42. ^ a b c Love 2016, p. 131.
  43. ^ a b Badman 2004, p. 126.
  44. ^ Granata 2003, p. 168.
  45. ^ Badman 2004, p. 117.
  46. ^ Badman 2004, p. 120.
  47. ^ Badman 2004, pp. 120, 122.
  48. ^ Granata 2003, p. 172.
  49. ^ Granata 2003, pp. 179–180.
  50. ^ Granata 2003, p. 223.
  51. ^ Granata 2003, pp. 223–224.
  52. ^ a b Badman 2004, p. 134.
  53. ^ Jopling, Norman (July 2, 1966). "The Beach Boys: Pet Sounds (Capitol)". Record Mirror.
  54. ^ Billboard's Review Panel (May 28, 1966). "Album Reviews". Billboard. Vol. 78 no. 21. p. 68. Retrieved 19 April 2016.CS1 maint: multiple names: authors list (link)
  55. ^ a b Badman 2004, p. 142.
  56. ^ Badman 2004, pp. 142, 144.
  57. ^ a b c Badman 2004, p. 145.
  58. ^ a b Badman 2004, p. 156.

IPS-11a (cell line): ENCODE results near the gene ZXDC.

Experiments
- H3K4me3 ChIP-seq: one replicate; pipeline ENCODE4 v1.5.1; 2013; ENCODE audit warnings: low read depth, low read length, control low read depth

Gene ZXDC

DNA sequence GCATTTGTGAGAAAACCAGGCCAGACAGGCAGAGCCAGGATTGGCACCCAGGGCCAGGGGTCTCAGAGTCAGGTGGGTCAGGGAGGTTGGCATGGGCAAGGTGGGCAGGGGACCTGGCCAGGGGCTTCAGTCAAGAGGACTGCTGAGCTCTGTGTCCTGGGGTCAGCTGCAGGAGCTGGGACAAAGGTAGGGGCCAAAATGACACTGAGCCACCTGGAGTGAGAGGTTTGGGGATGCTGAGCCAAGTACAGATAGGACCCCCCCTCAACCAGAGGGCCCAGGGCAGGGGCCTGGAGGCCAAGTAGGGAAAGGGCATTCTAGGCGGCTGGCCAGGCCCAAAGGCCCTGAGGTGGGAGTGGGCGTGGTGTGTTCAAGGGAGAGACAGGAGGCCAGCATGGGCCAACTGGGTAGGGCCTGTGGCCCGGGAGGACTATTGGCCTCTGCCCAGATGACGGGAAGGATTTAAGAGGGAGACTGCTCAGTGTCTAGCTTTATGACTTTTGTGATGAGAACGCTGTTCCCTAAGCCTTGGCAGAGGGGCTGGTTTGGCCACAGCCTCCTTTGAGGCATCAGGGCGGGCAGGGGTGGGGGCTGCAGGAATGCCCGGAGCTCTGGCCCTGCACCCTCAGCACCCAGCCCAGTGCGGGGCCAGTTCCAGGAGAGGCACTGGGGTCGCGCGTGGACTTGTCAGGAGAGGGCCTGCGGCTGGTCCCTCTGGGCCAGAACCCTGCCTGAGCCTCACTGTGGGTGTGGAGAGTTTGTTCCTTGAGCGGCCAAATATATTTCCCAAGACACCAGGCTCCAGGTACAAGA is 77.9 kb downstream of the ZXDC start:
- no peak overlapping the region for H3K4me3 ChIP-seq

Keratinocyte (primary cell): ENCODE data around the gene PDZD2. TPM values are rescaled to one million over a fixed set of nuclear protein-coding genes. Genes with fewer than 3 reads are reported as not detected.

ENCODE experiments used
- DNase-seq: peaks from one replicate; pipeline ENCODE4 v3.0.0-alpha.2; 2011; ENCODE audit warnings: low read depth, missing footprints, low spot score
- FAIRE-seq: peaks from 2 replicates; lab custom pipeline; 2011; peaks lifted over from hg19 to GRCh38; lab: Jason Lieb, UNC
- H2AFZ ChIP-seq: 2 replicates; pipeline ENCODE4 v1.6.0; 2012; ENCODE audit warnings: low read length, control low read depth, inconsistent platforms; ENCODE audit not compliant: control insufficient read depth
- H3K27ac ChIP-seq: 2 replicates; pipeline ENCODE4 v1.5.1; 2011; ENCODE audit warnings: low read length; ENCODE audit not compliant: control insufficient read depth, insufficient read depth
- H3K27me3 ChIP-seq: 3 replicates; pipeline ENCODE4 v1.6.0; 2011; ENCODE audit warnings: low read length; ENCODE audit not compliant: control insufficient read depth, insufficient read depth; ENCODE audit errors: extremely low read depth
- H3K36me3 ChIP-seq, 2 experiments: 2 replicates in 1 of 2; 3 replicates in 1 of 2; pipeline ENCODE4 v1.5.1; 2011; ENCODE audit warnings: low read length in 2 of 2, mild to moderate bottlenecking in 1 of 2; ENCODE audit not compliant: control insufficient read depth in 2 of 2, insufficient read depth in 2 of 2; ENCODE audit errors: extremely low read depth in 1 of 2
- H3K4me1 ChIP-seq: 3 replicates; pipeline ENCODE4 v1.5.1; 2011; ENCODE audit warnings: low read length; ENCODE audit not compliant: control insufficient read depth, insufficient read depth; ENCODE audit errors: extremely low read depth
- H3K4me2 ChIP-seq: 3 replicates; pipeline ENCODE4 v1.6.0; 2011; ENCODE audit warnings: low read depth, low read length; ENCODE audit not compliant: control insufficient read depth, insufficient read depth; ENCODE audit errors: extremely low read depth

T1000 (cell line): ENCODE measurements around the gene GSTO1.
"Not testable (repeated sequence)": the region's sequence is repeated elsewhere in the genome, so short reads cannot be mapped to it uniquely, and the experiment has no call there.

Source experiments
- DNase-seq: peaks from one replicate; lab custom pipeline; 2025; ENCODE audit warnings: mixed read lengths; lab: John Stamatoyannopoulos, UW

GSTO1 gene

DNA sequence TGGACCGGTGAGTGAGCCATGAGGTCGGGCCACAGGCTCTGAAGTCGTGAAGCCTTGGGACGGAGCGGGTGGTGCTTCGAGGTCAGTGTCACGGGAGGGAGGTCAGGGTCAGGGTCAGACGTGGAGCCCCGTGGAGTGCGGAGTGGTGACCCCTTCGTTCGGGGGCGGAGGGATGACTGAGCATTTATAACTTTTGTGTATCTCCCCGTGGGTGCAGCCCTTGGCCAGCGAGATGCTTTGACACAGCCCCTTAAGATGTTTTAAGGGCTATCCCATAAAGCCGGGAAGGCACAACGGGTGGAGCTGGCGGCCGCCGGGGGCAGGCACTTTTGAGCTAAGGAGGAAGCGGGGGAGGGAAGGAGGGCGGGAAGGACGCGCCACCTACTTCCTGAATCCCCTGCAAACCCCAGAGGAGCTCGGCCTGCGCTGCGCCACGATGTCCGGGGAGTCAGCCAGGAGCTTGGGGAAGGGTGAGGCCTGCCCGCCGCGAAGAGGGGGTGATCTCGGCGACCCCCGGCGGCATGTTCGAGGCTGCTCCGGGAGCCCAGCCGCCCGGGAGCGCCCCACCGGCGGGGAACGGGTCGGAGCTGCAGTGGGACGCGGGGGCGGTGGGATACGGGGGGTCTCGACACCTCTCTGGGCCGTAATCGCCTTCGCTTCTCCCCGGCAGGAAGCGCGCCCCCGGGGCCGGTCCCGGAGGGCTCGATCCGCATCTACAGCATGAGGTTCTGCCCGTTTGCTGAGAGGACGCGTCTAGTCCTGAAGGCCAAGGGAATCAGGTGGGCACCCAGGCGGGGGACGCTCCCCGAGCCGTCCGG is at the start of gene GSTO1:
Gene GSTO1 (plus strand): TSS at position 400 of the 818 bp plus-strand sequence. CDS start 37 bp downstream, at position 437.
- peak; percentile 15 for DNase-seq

59. ^ a b Dillon 2012, p. 107.
  60. ^ Badman 2004.
  61. ^ Dillon 2012, pp. 105–106.
  62. ^ Smith, Troy L. (May 24, 2016). "50 greatest album-opening songs". cleveland.com.
  63. ^ Dillon 2012, pp. 107, 110.
  64. ^ Dillon 2012, p. 108.
  65. ^ Valish, Frank (August 10, 2015). "Reissued and Revisited: Alex Chilton Alex Chilton: Ocean Club '77 (Norton)". Under the Radar.
  66. ^ "The Beach Boys Wouldn't It Be Nice". Acclaimed Music. Retrieved March 14, 2021.
  67. ^ "The 200 Best Songs of the 1960s". Pitchfork. August 18, 2006. Retrieved October 5, 2020.
  68. ^ Popdose Staff (November 24, 2008). "The Popdose 100: Our Favorite Singles of the Last 50 Years". Popdose.